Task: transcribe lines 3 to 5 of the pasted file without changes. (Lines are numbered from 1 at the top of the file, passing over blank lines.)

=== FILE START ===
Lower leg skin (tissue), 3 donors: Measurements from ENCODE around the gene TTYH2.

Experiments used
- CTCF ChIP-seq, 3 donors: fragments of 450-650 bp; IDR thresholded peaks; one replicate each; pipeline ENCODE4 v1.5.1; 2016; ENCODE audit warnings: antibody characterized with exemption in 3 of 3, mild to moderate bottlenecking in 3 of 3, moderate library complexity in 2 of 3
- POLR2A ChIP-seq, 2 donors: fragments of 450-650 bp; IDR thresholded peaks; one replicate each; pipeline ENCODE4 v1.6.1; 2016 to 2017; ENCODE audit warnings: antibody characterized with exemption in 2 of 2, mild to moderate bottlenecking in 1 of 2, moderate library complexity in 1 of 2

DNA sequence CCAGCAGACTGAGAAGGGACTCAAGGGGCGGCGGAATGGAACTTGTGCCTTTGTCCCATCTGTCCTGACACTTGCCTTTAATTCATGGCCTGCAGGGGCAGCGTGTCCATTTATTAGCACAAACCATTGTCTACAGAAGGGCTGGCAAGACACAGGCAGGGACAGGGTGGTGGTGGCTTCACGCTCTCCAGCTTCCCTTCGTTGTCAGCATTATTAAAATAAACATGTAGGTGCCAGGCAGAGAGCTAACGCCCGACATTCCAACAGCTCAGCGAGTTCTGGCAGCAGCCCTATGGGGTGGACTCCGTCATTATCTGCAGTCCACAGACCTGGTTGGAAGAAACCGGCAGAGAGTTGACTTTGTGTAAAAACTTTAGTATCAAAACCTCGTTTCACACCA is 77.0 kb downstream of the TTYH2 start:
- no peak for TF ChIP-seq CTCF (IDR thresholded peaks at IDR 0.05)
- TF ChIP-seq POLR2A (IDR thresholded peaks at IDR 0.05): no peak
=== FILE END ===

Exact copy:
- CTCF ChIP-seq, 3 donors: fragments of 450-650 bp; IDR thresholded peaks; one replicate each; pipeline ENCODE4 v1.5.1; 2016; ENCODE audit warnings: antibody characterized with exemption in 3 of 3, mild to moderate bottlenecking in 3 of 3, moderate library complexity in 2 of 3
- POLR2A ChIP-seq, 2 donors: fragments of 450-650 bp; IDR thresholded peaks; one replicate each; pipeline ENCODE4 v1.6.1; 2016 to 2017; ENCODE audit warnings: antibody characterized with exemption in 2 of 2, mild to moderate bottlenecking in 1 of 2, moderate library complexity in 1 of 2

DNA sequence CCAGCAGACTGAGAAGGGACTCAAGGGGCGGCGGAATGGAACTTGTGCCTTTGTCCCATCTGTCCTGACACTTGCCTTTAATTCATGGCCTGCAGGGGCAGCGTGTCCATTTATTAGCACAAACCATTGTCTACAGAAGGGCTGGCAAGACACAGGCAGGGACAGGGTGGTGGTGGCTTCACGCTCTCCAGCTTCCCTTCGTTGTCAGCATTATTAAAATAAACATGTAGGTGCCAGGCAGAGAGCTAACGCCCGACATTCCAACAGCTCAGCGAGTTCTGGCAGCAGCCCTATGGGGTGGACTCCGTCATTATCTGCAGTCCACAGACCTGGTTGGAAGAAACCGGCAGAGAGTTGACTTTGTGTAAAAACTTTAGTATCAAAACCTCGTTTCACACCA is 77.0 kb downstream of the TTYH2 start: